VOLUNTEER potatoes in sugar beet could increase with a vengeance this year. If potatoes were grown in 1997 and beet is going in this year, what steps should be taken to counteract the weeds?
ELIMINATING fewer than one volunteer potato a sq m will pay for treatment. At that frequency lost beet yield is worth £100/ha; average yield loss is 20%.
In 1998 there were fewer left behind because harvester webs werent opened up so much, but there are still enough to cause severe problems. There werent frosts to wipe them out and not many will have rotted, even in this winters soggy ground.
If youve got potatoes in your sugar beet then treating is worth it, to reduce disease carry-over and potato cyst nematode build-up as well as yield loss.
Dow Shield (clopyralid) has proved reliable for potato control over the years. However, it will help if you know what variety the volunteers are likely to be. Maris Piper, Record and Squire are particularly susceptible to Debut (triflusulfuron-methyl). Use mixes of Debut and Dow Shield for difficult varieties such as Cara and Wilja. They will pay off even though they are more expensive.
With most of the low dose mixes spray when the potatoes are 10cm high. This will be around the time of the second post-emergence beet spray, near the end of April.
For instance, with Dow Shield Id recommend three lots of 0.3 litre/ha of Shield in mixture but, if all the potatoes come through evenly, then wait until they are 15cm high and spray two lots of 0.5 litre.
Mixing Dow Shield with ethofumesate gives more effective control. So does a mix of Debut plus Dow Shield plus ethofumesate. Debut works well with Betanal Progress (desmedipham + ethofumesate + phenmedipham) or Betanal Tandem (ethofumesate + phenmedipham).
Dont be so enthusiastic with the mixtures that you scorch the leaves; you want the treatment to reach the daughter tubers. If youre going to tractor hoe, its best to leave it as long as possible after the last spray – at least two weeks – to give the herbicides time to reach the daughter tubers being produced.
IACR Brooms Barn, Bury St Edmunds, Suffolk.
Rhizo proposals plainly divisive
I AM amazed at the NFU acceptance of the so-called Rhizomania Stewardship Scheme. The proposals to deal with the situation include: retention of existing controls; cessation of compensation payments to any grower who has had a previous outbreak; and allowing quota to be retained but leased out on an annual basis, subject to British Sugar approval.
I accept the current system may be untenable, certainly in the medium to long term but these proposals are divisive and will do very little to limit spread of the disease. If reform is needed then we should take radical decisions now.
Rhizomania is spread by movement of infected soil. The basis of the containment policy is to limit multiplication of the disease and to minimise cross contamination by soil movement. In the early stages of infection this policy works and is accepted by growers fearful of the large yield reductions supposedly caused by the disorder.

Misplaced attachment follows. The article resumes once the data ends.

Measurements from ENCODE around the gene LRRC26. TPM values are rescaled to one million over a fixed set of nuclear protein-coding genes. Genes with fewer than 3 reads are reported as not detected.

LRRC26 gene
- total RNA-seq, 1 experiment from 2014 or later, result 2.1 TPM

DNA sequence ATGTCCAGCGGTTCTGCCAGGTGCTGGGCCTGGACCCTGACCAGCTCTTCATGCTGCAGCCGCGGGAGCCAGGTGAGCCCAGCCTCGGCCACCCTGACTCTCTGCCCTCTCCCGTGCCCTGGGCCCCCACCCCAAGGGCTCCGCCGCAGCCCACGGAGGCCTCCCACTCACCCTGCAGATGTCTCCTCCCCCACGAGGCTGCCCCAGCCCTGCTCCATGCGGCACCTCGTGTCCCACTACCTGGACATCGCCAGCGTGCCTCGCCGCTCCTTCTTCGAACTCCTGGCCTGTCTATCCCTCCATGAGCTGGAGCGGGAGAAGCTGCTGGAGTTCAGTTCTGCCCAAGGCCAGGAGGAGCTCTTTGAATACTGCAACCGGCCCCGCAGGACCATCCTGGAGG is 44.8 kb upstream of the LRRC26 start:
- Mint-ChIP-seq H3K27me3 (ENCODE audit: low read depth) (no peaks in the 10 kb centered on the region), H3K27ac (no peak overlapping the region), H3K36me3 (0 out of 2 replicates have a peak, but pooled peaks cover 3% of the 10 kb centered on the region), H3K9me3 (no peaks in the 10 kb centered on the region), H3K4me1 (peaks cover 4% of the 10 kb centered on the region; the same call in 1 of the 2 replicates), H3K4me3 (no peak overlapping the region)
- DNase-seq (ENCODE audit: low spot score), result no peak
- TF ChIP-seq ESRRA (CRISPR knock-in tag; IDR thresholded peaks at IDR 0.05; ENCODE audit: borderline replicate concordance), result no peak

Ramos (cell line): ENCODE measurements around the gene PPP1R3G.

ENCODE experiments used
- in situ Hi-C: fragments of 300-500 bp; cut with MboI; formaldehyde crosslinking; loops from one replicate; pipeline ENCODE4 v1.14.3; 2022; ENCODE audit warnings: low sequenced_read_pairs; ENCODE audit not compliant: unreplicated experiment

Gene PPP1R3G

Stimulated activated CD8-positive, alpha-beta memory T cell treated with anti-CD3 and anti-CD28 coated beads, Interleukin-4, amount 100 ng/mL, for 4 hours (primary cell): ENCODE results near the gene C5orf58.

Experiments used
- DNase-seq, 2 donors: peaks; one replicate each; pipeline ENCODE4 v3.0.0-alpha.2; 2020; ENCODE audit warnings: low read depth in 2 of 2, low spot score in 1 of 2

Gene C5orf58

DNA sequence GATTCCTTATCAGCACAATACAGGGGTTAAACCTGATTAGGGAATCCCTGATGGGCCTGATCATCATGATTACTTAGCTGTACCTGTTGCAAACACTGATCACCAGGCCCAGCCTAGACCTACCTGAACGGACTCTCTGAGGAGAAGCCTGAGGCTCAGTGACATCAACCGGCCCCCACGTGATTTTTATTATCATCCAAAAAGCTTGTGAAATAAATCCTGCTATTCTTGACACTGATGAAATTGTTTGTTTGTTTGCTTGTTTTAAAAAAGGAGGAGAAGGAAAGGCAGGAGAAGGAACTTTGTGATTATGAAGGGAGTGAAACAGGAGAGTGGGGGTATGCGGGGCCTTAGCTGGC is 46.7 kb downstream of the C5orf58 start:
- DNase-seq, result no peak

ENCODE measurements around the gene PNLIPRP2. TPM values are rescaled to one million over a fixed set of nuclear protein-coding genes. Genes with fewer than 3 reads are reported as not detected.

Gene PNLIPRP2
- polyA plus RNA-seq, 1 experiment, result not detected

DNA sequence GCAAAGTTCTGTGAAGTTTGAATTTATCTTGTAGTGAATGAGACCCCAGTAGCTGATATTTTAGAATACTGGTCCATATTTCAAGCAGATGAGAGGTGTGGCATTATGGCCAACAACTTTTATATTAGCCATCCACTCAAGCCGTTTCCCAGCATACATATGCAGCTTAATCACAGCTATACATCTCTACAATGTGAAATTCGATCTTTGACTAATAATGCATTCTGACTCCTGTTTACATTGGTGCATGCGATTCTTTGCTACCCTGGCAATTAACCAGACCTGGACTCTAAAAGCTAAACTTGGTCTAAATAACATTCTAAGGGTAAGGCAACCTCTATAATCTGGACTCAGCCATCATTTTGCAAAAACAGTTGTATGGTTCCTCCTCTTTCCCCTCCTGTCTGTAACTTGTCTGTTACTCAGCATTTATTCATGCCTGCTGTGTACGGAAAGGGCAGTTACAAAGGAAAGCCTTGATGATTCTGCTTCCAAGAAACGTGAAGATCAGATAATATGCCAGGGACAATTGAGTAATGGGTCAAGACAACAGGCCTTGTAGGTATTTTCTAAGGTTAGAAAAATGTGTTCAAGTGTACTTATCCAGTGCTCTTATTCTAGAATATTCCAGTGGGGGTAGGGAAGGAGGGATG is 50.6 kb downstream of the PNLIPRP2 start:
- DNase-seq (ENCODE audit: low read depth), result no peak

Todays situation is completely different. Many crops condemned and destroyed this year would have yielded 25-30t/acre if allowed to mature. Dr Mike Asher of IACR Brooms Barn believes inoculum is present in the soil for 10 years or more before symptoms are detected. He also suggests that wind-blown soil is a major vector in disease spread. These factors mean infected soil is already being taken into factories on roots which are not yet exhibiting the disease. Wind blows will not stop merely because a farmer ceases growing sugar beet. In any event there is no restriction on movement of other root crops such as potatoes or carrots.
The solution, which will have to be faced at some time, is to accept that rhizomania is endemic in both Norfolk and Suffolk and to remove all restrictions in those counties. For the rest of the UK, the containment policy should be maintained.
Within this cordon growers could make their own commercial decisions, using any and all varieties on the NIAB List. Newer resistant seed stock is becoming available which gives high yields while inhibiting multiplication of the virus.
British Sugar could then process all the crop, including rhizomania-infected beet. This would remove the need for any compensation fund in those counties.
Is the idea of processing the whole crop so unthinkable? It already happens throughout continental Europe, and there is no suggestion that sugar produced in their factories is any less pure because of it. There can surely be no objection on any quality aspect because the current British Sugar Review confirms the characteristics of rhizomania include low potash and sodium content, the very qualities BSC are currently advocating to all growers.
The other characteristic – low sugar percentage – is used primarily for each grower to consider how it affects his own gross margin.
After looking at well over 1,000 acres of rhizomania-infected beet this year, I am convinced that in terms of yield and profit loss, rhizomania comes a poor third after weed beet and beet cyst nematode.
The NFU proposals will at best only delay the inevitable, and are at the very least unfair and inequitable in penalising East Anglian growers for a situation for which they were not responsible and over which they have no control.
Risby, Bury St Edmunds, Suffolk.